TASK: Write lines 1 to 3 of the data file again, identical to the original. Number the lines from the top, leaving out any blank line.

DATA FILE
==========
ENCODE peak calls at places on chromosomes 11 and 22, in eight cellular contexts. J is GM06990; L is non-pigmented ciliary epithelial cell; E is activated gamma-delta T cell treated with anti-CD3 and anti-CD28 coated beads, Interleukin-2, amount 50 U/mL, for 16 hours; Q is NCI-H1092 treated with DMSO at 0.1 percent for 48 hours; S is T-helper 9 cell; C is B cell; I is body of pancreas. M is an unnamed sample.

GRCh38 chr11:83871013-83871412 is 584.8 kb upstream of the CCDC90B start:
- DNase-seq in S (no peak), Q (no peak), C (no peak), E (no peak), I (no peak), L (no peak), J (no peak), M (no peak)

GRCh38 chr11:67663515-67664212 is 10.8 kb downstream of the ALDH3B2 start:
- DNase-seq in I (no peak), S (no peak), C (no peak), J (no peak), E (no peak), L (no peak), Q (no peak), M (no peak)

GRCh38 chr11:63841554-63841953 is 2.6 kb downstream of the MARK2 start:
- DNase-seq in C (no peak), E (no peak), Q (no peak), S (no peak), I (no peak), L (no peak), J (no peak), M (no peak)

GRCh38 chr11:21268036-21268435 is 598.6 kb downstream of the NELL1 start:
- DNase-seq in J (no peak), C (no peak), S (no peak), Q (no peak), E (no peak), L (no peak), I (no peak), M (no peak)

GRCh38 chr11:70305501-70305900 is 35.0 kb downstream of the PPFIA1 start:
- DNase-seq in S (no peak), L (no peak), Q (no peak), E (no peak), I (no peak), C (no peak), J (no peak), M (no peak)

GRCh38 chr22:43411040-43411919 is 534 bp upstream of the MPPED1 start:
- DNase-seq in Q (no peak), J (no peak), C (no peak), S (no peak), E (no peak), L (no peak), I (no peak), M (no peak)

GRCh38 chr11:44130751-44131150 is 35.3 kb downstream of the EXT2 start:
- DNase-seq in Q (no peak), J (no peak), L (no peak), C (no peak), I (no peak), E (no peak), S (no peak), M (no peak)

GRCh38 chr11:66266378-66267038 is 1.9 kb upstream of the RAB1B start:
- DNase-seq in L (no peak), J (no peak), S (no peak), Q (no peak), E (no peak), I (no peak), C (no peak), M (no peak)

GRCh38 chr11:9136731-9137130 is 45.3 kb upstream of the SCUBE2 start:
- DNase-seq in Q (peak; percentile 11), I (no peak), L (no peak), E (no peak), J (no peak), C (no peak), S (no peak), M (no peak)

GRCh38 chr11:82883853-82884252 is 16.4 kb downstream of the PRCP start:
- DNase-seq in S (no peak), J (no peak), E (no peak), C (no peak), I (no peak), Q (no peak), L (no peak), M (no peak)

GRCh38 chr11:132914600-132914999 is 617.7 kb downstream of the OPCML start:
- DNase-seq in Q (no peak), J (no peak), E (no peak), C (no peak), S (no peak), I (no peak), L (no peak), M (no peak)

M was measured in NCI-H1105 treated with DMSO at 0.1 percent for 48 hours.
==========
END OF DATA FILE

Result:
ENCODE peak calls at places on chromosomes 11 and 22, in eight cellular contexts. J is GM06990; L is non-pigmented ciliary epithelial cell; E is activated gamma-delta T cell treated with anti-CD3 and anti-CD28 coated beads, Interleukin-2, amount 50 U/mL, for 16 hours; Q is NCI-H1092 treated with DMSO at 0.1 percent for 48 hours; S is T-helper 9 cell; C is B cell; I is body of pancreas. M is an unnamed sample.

GRCh38 chr11:83871013-83871412 is 584.8 kb upstream of the CCDC90B start:
- DNase-seq in S (no peak), Q (no peak), C (no peak), E (no peak), I (no peak), L (no peak), J (no peak), M (no peak)